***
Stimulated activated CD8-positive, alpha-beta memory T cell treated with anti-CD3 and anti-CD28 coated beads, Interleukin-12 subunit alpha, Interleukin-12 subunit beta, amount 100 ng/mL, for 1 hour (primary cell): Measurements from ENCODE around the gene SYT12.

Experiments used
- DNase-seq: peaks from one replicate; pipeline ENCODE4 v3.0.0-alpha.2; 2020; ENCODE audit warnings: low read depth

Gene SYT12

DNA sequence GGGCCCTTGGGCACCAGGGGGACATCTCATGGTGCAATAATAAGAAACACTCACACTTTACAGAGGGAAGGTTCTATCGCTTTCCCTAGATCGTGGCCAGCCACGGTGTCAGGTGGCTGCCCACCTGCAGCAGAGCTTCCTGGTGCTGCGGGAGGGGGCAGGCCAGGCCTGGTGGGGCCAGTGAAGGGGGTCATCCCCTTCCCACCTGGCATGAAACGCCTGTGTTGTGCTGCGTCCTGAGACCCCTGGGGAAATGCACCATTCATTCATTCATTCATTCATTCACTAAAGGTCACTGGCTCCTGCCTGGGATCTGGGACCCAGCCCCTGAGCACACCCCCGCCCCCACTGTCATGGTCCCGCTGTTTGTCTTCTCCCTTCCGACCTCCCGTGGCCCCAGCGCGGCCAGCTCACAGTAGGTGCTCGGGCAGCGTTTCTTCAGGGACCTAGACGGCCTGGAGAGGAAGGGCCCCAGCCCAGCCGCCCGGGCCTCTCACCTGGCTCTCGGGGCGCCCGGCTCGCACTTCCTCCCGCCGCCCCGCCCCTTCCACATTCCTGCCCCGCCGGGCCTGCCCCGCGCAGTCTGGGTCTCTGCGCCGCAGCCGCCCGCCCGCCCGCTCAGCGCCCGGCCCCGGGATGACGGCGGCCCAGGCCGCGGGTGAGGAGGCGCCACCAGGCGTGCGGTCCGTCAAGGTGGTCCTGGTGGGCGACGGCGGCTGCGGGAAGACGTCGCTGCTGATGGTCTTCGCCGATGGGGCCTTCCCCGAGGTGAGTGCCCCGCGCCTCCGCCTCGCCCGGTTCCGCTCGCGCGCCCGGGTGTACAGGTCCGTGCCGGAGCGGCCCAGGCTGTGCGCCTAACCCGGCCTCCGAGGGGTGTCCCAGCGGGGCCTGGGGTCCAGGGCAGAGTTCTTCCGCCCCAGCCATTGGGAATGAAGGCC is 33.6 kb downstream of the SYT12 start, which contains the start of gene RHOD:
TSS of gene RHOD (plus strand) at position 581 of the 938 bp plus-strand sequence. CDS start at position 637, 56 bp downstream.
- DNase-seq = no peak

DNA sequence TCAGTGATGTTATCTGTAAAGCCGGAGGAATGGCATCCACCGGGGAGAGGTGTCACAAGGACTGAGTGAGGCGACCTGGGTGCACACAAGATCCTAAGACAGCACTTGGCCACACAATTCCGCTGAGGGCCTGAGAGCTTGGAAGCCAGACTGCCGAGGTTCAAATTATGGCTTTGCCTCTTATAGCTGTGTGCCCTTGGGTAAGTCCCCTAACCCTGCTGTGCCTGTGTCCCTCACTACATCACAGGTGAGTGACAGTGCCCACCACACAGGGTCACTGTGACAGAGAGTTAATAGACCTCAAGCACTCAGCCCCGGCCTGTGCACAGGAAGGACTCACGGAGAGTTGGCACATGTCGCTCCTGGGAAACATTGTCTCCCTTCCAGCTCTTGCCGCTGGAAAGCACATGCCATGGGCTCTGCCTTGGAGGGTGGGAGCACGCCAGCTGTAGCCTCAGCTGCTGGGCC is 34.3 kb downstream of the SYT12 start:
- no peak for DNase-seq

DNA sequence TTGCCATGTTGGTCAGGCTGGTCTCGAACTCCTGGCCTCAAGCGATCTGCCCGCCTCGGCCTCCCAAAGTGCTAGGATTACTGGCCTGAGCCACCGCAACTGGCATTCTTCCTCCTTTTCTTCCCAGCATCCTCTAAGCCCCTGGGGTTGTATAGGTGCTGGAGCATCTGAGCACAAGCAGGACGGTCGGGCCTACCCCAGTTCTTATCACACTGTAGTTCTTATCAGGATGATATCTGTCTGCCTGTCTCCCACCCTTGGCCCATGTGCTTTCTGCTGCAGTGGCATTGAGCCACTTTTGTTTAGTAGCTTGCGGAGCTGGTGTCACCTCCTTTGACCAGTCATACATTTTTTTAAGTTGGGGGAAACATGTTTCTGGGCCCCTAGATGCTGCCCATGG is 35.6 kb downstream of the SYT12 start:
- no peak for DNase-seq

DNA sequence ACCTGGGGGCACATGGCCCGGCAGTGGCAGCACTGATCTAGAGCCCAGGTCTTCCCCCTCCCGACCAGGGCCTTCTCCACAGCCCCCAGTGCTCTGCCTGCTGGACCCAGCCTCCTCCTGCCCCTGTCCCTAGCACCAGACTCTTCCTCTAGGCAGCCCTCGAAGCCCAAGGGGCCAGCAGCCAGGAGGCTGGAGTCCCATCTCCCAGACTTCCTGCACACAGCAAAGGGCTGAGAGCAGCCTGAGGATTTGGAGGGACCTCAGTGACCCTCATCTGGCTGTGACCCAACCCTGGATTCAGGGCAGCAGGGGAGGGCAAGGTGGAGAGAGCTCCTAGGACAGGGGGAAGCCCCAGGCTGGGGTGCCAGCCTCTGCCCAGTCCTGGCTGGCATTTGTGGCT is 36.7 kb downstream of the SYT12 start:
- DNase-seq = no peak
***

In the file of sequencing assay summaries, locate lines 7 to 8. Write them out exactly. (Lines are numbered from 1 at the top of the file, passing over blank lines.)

- DNase-seq = no peak

DNA sequence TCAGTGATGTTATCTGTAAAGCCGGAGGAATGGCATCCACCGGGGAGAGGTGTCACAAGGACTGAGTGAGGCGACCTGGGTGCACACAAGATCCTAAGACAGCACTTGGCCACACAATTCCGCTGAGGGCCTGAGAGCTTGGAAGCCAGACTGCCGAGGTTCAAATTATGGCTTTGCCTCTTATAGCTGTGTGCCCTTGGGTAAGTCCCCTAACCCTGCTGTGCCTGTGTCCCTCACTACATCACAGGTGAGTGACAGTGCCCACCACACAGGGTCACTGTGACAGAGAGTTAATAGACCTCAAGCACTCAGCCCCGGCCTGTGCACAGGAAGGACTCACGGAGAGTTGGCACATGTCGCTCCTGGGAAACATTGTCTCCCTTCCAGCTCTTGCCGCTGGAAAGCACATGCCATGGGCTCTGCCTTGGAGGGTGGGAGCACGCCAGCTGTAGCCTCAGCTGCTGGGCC is 34.3 kb downstream of the SYT12 start: